Scoop: Google’s GV spearheads the Spotlight syndicate — backing an upstart biotech aimed at ‘democratizing’ gene editing
CRISPR had no sooner started to shake the very foundations of drug development before its limitations began to loom large. Gene editing could change the world — if only you could get around the hurdles that threatened to trip up every program.
So it’s only natural to see CRISPR 2.0 taking shape before the pioneers can get the lead therapies through development. And who better than Google’s GV venture arm to take the lead spot in a small syndicate backing some scientists with their own unique twist on a solution?
GV general partner Blake Byers took point on this one, joining with some individual investors who are staying in the background. They were all attracted by the idea that the small team at Spotlight Therapeutics could bypass the delivery issues embedded in every gene editing program by using programmable CRISPR ribonucleoproteins designed for in vivo cell-targeted delivery.
And now the Spotlight team is jumping into the industry spotlight with a $30 million launch round to go after lead programs in hemoglobinopathies and immuno-oncology.
Right now, despite all the promise of CRISPR, the pioneers are unable to address specific cell types in vivo, says CEO Mary Haak-Frendscho. This new approach offers the opportunity “to really open up, democratize gene editing.”
The tech used today depends a lot on using an AAV or LNP to express the editor in the target cell, says Byers. Those have better uptake in liver cells, so that’s where the early players have started. And as we’ve seen at Solid and other places, there are lingering concerns about safety and efficacy.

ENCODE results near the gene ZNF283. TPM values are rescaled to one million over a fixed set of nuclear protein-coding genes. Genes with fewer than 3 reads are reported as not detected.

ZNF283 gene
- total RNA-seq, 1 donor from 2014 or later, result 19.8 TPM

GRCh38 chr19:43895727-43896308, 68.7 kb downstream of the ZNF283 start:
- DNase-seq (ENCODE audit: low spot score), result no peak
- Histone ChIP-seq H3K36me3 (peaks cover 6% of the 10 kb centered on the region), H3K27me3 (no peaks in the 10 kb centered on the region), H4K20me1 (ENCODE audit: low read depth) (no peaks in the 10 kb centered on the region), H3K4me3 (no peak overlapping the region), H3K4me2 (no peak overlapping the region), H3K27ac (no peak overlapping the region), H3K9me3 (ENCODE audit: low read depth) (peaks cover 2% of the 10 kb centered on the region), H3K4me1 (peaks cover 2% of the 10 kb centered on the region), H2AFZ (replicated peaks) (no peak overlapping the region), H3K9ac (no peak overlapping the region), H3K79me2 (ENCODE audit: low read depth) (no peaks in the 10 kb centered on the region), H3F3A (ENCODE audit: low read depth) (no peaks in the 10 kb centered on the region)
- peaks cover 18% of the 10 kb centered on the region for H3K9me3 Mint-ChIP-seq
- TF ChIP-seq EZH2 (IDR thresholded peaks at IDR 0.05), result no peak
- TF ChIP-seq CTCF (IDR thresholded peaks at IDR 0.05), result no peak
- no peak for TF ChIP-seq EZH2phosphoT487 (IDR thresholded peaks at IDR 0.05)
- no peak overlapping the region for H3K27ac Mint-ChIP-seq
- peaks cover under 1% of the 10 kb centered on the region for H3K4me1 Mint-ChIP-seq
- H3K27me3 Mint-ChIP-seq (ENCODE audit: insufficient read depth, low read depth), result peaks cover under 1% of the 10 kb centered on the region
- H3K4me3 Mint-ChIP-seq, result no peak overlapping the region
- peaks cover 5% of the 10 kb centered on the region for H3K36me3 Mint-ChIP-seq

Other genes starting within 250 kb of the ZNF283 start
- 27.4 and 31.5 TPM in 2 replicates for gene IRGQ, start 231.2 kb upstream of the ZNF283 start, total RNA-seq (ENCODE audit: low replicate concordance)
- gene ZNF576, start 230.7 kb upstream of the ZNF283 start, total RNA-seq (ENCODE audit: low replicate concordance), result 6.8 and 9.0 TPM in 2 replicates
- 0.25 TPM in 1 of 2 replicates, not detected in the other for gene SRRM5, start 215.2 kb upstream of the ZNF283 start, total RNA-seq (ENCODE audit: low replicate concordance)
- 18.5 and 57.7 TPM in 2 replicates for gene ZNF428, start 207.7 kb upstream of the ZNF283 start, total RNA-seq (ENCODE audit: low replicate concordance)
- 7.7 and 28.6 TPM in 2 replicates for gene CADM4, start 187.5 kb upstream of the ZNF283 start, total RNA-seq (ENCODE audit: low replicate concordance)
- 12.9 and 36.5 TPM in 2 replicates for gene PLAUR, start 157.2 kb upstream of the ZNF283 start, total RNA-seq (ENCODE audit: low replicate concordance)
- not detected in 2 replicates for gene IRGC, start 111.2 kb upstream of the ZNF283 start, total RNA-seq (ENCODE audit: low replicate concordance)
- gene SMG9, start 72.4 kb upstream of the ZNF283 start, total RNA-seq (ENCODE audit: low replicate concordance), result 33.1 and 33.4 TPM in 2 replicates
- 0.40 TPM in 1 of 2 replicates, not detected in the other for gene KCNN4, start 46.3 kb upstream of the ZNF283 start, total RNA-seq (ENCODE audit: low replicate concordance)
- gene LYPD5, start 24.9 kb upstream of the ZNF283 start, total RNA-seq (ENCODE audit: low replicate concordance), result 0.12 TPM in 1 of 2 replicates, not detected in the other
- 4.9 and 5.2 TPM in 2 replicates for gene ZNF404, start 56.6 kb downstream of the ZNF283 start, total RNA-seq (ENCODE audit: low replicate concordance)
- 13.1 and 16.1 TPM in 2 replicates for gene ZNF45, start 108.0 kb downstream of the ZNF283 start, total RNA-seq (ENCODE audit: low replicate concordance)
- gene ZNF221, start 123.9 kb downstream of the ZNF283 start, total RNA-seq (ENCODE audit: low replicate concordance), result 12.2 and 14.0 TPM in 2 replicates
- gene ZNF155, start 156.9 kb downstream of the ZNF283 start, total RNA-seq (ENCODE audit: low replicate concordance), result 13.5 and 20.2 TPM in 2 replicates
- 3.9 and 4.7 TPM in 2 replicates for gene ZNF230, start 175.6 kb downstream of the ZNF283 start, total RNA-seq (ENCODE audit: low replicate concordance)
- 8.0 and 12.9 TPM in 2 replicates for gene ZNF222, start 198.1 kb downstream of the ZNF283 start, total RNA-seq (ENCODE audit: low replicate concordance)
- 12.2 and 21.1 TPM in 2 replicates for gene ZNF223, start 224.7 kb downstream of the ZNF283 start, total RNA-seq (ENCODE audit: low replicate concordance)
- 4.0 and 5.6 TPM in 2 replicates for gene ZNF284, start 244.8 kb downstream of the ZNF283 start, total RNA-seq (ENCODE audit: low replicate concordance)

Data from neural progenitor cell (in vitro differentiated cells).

Spotlight, he says, is taking a different, completely non-viral approach. And it starts with a question.
“Why don’t we bind the RNP (ribonucleoprotein) editor to other things?” asks Byers. “That could be other proteins, let’s say an antibody. Get antibodies to a target on the cell surface, it’s internalized at some rate, then hitchhikes into the cell and from there edit the target site in the genome.”
“There’s a lot of things you can latch your gene editors to,” says Byers. The goal is to explore the space, searching for 5 to 10 portfolio products bound to different hitchhiker molecules that you can use to get your editor of choice into the exact cell type you want, with high specificity and low cost of goods.
In the process, you have to escape destruction by the lysosome and go on to the nucleosome to do the editing, so there’s plenty of debugging along the way to get it to work right.
Much of the inspiration for this work came from 3 key scientists who are advising the startup.
Alex Marson and Patrick Hsu thought a lot of this out. Marson is at UC San Francisco and Hsu is now close by at UC Berkeley. Jacob Corn at ETH Zürich rounds out the lineup of scientific founders with prestigious resumes.
The longterm plan is to stick with the non-viral approach and build a pipeline.
As A rounds go these days, $30 million isn’t a lot of money, particularly when you’re talking about a tech platform approach like this. I pointed that out to Byers, who wasn’t feeling apologetic about the $30 million.
“How old school of us,” he responded, adding that there are different strategies for different players. Some should be laser focused on product development. Besides, he adds, “small mounts of capital are very focusing for a company.”
The money “gets us to 2022,” says the CEO. At that point they expect to have their first development candidate, within a year of the clinic for either or both their chosen indications.
And then they can see about starting their own gene editing revolution.